• Queer. Femme. Foodie. Formerly Goth. Beauty Junkie. Corporate. Outspoken. Coffee Snob. Liberal. Feminist. Fashionista. Person with a Disability. West Seattle-ite. Redhead.

    There are a lot of labels that fit me. None of them defines me. I'm a complex and complicated person. Take a minute to get to know me. You may be surprised when your stereotypes are smashed.
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Happy Holidays

Today after work, husband and I went to Target with a long wish list from a local womens shelter.

We got a minimum of one (and as many as 6) of each and every thing on the list. They’ll be able to make multiple gift bags for multiple women from our $100 shopping.

Here is the list we were given as a wish list:
Gift or phone cards ($5 or $10)
Bus tickets
Collapsible umbrellas
Night eye masks and ear plugs to make shelter living easier
Fun pieces of jewelry
Toiletry items (deodorant, disposable razor, hair products (African American hair products always requested) tissues, chapstick)
Puzzle books with a pen or pencil(crossword puzzles, Sudoku)
Daily planners or pocket calendars, inspirational books or quotes
Hot tea, cider, or hot chocolate packets
Microwaveable popcorn, granola bars, or small bags of snacks
Throw Blankets

So many of these items are $1 at places like Target. It made it exceptionally easy.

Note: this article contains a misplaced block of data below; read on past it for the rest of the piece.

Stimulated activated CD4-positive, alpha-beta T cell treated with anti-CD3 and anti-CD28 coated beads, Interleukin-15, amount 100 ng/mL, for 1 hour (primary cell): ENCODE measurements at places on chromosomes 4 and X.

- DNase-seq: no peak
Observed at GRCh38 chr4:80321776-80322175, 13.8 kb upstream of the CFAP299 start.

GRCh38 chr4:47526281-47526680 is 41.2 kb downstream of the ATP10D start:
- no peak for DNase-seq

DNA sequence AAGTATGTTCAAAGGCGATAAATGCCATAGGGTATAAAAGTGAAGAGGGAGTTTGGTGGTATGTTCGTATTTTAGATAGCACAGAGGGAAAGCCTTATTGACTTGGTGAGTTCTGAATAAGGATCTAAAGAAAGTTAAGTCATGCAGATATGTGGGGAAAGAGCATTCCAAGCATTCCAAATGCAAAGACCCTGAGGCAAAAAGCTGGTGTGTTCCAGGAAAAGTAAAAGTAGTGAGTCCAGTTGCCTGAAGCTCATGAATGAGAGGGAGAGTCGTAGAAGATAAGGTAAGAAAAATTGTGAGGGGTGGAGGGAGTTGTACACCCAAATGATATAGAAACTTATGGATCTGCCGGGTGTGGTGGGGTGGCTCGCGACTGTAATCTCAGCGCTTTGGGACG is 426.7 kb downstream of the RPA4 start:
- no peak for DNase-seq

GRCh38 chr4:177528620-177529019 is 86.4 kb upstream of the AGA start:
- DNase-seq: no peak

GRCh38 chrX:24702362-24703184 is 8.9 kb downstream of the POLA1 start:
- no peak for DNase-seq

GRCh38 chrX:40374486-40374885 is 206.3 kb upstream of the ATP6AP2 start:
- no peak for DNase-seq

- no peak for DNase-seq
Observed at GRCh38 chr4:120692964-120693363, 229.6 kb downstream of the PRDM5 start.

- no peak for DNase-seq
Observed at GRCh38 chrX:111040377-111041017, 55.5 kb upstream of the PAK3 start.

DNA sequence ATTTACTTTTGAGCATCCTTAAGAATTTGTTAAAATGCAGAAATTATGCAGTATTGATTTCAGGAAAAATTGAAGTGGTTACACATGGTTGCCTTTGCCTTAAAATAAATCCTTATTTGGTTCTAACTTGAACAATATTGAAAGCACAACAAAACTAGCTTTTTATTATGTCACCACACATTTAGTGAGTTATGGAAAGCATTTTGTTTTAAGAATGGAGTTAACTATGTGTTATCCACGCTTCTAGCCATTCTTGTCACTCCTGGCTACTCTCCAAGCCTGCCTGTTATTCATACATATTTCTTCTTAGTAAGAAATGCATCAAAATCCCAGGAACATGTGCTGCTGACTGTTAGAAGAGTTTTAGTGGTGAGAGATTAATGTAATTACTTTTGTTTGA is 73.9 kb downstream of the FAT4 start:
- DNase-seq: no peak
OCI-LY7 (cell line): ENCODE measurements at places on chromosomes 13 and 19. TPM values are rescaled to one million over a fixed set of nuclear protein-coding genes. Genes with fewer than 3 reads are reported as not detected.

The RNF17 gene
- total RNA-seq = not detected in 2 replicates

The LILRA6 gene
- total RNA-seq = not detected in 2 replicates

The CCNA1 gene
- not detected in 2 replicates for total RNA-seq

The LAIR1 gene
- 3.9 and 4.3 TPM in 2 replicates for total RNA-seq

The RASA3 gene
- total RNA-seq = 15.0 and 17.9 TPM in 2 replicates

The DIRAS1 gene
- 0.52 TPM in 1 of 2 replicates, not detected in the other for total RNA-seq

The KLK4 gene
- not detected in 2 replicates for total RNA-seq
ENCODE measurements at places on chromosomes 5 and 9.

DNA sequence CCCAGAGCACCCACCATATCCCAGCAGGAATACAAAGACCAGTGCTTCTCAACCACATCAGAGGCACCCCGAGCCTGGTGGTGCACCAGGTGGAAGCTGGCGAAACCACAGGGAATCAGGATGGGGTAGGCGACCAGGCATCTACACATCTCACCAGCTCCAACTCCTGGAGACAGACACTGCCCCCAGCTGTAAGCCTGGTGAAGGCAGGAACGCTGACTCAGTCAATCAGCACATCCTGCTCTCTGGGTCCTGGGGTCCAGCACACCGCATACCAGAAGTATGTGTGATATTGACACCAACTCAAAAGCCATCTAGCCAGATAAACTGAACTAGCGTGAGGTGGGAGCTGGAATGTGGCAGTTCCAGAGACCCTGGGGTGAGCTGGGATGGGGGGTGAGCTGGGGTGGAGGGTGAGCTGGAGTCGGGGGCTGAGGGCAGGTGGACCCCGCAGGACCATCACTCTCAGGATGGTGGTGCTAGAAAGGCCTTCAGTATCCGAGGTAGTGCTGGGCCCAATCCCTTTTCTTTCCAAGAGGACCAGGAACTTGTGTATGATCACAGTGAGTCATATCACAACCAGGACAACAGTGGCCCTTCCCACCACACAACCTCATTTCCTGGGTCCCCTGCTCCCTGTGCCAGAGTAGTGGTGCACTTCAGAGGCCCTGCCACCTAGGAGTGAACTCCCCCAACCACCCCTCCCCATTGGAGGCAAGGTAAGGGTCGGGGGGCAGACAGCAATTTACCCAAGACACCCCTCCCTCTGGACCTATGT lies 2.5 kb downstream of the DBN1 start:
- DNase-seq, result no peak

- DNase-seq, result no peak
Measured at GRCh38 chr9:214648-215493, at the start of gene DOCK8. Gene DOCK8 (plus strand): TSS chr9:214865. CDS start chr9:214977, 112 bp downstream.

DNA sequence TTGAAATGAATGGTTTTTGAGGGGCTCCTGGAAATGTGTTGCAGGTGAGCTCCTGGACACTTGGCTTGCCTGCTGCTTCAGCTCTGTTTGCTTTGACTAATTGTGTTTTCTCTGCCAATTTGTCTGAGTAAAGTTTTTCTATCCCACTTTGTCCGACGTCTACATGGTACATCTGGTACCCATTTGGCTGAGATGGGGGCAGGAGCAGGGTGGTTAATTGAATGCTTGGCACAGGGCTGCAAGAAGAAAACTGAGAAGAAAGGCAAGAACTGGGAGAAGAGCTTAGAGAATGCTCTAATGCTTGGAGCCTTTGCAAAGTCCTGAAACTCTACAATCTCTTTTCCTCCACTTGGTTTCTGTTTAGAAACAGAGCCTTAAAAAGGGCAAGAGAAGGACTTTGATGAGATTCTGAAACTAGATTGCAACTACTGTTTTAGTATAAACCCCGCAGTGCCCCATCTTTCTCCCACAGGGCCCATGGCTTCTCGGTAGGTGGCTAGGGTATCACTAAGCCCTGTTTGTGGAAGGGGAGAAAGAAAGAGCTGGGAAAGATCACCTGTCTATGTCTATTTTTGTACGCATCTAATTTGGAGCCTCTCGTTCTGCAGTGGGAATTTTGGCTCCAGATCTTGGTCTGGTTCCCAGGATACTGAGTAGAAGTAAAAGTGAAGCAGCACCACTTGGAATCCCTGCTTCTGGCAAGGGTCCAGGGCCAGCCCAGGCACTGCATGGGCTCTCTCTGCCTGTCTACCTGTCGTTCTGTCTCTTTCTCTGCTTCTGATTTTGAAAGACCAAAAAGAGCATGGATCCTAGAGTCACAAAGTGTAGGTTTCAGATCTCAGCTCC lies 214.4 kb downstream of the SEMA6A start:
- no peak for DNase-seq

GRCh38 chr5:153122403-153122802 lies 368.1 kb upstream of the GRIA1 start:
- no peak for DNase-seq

Those of us who are lucky enough to have gifts to give and receive should all consider giving the equivalent of one extra gift (in cash or goods) to someone in need. Youth shelters need MASSIVE help right now. So do food banks. Don’t forget pet food for the animal shelters too. And if you have no money, give an hour of your time to help sort others’ donations. I promise you will be glad you did.

The ultimate gift to me would be for my whole family to spend a few hours together, helping to make someone else’s day a bit better. I think I’ll suggest it! Who’s joining me?

Better late than never

I can’t believe it’s been nearly a year since I’ve written here.

2010 has been a very difficult year, and I’m fairly glad to see it on its way out. It’s mostly been health issues – one on top of the next – that have made it so tough.

The good news is that Dad is still with us. He beat Pancreatic Cancer.

Wait. Let me say that bigger and louder. MY DAD SURVIVED PANCREATIC CANCER. He has NO evidence of the disease, and is in the “1% Club.” Someday it will come back, but at this time, he is cancer free. That’s the best you can ever hope for with PanCan.

The treatment was horrendous, and he ended up in the hospital a couple of times, but he fought and he won. He officially got a clean bill of health in about September after a 6-week intensive course of 24/7 chemo via a pump, plus daily radiation, plus weekly “big” chemo. This was after an entire year of weekly chemo. He was beaten down, they took him to within inches of death, and brought him back.

What was equally amazing were the number of people who helped. I put out a message on a local news site and asked for volunteer drivers to help him to get to/from treatment daily (30 minutes from home for a 5 minute radiation appt!) and we had dozens of volunteers. Had to weed out a few weirdos, but not too many.

And now, he’s just gotten his first haircut. He’s almost good as new – still has to limit certain types of foods, as his stomach can no longer digest them. He’s got a bit of digestive damage from all the treatment, but it’s better than the alternative. So we’re very thankful.